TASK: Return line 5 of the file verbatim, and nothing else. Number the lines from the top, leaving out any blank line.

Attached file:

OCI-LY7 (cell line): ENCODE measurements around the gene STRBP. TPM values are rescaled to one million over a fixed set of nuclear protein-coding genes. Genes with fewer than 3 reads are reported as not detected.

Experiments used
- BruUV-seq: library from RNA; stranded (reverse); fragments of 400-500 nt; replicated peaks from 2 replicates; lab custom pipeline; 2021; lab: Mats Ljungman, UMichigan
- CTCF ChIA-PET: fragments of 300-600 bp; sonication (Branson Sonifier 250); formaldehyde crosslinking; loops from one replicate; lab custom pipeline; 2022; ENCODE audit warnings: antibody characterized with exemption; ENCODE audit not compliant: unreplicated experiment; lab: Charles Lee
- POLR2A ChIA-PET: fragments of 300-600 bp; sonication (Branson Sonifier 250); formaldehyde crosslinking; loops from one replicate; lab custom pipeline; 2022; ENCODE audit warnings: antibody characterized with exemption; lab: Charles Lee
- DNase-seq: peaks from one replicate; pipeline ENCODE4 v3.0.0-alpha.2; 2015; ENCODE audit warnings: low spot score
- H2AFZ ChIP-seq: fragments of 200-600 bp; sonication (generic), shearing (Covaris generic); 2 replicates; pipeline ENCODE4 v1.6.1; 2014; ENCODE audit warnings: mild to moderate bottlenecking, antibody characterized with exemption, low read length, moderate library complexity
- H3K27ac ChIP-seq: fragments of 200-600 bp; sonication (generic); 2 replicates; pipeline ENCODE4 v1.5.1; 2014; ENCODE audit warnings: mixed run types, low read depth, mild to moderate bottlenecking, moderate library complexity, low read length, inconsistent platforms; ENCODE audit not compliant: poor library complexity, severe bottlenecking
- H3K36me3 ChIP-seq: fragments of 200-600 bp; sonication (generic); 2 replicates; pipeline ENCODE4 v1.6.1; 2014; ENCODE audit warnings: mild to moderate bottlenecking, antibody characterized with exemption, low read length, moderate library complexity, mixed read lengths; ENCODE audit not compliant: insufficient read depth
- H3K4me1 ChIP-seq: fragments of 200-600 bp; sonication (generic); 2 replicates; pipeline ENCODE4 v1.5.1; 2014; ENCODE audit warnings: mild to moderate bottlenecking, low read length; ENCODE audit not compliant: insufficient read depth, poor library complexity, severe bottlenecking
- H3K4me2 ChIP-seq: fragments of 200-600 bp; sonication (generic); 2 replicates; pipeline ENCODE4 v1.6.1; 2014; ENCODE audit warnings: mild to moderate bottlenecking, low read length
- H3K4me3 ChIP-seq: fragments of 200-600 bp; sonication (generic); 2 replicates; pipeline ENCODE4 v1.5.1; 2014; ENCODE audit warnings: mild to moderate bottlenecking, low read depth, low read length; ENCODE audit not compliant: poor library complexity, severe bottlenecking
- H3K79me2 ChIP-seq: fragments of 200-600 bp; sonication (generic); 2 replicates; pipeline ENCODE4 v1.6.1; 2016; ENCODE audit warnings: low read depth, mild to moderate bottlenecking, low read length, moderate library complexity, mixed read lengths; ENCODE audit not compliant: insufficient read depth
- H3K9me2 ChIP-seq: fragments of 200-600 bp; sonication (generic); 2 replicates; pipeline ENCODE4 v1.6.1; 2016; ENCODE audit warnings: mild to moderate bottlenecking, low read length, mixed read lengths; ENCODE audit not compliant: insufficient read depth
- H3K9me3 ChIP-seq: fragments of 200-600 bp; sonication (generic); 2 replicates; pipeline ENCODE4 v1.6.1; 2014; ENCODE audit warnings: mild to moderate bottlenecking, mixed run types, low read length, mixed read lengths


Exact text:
- POLR2A ChIA-PET: fragments of 300-600 bp; sonication (Branson Sonifier 250); formaldehyde crosslinking; loops from one replicate; lab custom pipeline; 2022; ENCODE audit warnings: antibody characterized with exemption; lab: Charles Lee